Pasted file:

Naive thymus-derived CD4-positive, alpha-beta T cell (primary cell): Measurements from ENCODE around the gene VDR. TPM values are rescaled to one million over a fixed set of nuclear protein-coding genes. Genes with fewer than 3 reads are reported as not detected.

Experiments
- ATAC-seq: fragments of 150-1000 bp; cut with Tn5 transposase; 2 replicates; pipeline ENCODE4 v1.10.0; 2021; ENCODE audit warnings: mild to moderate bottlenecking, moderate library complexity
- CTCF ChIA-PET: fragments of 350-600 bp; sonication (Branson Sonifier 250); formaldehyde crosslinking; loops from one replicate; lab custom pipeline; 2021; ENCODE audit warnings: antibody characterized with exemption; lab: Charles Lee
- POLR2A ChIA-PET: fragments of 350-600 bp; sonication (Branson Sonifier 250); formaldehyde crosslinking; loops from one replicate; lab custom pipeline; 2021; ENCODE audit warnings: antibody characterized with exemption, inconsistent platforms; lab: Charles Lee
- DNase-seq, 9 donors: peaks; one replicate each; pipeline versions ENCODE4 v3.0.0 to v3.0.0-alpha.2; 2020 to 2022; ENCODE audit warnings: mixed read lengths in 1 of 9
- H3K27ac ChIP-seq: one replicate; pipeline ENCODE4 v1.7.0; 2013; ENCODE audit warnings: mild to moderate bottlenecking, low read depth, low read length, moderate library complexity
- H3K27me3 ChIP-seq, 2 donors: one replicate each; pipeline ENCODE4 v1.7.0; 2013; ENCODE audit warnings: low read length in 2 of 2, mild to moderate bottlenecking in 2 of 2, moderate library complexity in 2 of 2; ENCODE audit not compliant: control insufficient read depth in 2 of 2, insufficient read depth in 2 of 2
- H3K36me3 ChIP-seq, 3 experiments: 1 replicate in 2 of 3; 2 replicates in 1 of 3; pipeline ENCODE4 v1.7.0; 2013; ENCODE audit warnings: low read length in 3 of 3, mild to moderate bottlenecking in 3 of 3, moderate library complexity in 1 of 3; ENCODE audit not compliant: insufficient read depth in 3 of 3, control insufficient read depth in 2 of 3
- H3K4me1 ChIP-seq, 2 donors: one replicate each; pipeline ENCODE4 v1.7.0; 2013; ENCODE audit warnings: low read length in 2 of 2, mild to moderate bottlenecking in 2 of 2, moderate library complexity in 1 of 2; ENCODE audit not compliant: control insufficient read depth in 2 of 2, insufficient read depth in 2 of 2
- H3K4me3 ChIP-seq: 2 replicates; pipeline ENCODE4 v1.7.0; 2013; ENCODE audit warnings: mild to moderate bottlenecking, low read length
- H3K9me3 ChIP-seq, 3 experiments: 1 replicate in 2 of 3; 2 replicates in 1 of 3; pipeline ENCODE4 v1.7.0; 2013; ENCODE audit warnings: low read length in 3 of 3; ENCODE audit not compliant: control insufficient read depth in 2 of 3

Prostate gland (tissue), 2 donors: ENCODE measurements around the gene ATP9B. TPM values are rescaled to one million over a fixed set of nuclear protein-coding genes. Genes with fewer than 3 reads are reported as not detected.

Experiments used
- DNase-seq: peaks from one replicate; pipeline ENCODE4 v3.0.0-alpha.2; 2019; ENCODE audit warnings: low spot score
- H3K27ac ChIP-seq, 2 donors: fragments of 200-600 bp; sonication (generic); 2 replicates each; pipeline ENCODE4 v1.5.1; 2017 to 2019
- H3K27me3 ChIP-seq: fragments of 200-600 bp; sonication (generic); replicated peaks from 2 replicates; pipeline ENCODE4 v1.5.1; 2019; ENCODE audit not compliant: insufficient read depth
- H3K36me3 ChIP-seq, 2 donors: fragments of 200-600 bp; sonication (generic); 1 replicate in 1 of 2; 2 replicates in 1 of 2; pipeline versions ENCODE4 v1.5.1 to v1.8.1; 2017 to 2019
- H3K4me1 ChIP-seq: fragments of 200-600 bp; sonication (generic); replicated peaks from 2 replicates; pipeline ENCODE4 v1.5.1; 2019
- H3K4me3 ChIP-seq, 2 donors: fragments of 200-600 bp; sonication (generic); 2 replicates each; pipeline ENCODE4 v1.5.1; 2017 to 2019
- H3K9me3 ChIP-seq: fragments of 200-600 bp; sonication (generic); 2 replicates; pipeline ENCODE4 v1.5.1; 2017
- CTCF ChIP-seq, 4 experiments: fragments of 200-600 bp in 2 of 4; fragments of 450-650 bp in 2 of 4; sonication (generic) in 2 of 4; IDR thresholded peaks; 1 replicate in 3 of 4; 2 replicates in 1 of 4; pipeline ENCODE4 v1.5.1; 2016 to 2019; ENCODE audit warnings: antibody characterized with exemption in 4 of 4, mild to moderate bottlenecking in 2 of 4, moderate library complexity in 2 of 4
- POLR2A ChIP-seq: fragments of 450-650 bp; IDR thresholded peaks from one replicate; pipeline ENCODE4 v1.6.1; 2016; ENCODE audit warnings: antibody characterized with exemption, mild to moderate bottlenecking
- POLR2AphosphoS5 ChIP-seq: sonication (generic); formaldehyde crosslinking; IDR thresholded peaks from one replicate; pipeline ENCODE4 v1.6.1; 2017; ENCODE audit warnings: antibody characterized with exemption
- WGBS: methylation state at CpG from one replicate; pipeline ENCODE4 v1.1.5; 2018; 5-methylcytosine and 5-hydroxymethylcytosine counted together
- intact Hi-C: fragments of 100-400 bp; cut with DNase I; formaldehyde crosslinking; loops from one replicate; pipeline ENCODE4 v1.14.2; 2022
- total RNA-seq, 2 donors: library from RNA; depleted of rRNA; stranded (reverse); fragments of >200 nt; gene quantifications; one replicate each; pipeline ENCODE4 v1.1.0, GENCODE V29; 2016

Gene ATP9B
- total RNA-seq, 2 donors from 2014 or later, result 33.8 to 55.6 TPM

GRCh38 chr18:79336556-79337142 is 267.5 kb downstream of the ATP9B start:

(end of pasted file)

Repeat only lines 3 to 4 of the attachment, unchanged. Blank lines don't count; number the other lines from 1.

- ATAC-seq: fragments of 150-1000 bp; cut with Tn5 transposase; 2 replicates; pipeline ENCODE4 v1.10.0; 2021; ENCODE audit warnings: mild to moderate bottlenecking, moderate library complexity
- CTCF ChIA-PET: fragments of 350-600 bp; sonication (Branson Sonifier 250); formaldehyde crosslinking; loops from one replicate; lab custom pipeline; 2021; ENCODE audit warnings: antibody characterized with exemption; lab: Charles Lee